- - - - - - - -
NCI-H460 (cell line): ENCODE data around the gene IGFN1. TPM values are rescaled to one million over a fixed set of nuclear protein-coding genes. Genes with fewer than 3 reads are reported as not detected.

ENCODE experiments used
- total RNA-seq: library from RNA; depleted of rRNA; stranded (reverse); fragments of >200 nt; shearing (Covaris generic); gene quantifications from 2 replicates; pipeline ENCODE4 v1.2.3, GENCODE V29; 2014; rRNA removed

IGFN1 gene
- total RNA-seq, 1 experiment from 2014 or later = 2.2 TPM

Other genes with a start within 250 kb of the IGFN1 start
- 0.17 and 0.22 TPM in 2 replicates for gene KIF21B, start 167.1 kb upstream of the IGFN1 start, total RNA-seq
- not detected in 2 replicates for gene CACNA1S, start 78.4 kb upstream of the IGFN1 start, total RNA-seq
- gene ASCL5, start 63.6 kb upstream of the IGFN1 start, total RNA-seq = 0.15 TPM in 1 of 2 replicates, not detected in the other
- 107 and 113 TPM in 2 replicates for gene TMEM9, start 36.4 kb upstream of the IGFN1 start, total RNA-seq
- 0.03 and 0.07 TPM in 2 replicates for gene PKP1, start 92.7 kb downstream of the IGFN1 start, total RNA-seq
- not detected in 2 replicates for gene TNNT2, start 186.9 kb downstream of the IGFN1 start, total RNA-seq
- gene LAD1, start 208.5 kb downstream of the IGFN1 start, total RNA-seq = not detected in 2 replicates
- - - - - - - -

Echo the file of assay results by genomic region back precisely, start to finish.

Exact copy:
NCI-H460 (cell line): ENCODE data around the gene IGFN1. TPM values are rescaled to one million over a fixed set of nuclear protein-coding genes. Genes with fewer than 3 reads are reported as not detected.

ENCODE experiments used
- total RNA-seq: library from RNA; depleted of rRNA; stranded (reverse); fragments of >200 nt; shearing (Covaris generic); gene quantifications from 2 replicates; pipeline ENCODE4 v1.2.3, GENCODE V29; 2014; rRNA removed

IGFN1 gene
- total RNA-seq, 1 experiment from 2014 or later = 2.2 TPM

Other genes with a start within 250 kb of the IGFN1 start
- 0.17 and 0.22 TPM in 2 replicates for gene KIF21B, start 167.1 kb upstream of the IGFN1 start, total RNA-seq
- not detected in 2 replicates for gene CACNA1S, start 78.4 kb upstream of the IGFN1 start, total RNA-seq
- gene ASCL5, start 63.6 kb upstream of the IGFN1 start, total RNA-seq = 0.15 TPM in 1 of 2 replicates, not detected in the other
- 107 and 113 TPM in 2 replicates for gene TMEM9, start 36.4 kb upstream of the IGFN1 start, total RNA-seq
- 0.03 and 0.07 TPM in 2 replicates for gene PKP1, start 92.7 kb downstream of the IGFN1 start, total RNA-seq
- not detected in 2 replicates for gene TNNT2, start 186.9 kb downstream of the IGFN1 start, total RNA-seq
- gene LAD1, start 208.5 kb downstream of the IGFN1 start, total RNA-seq = not detected in 2 replicates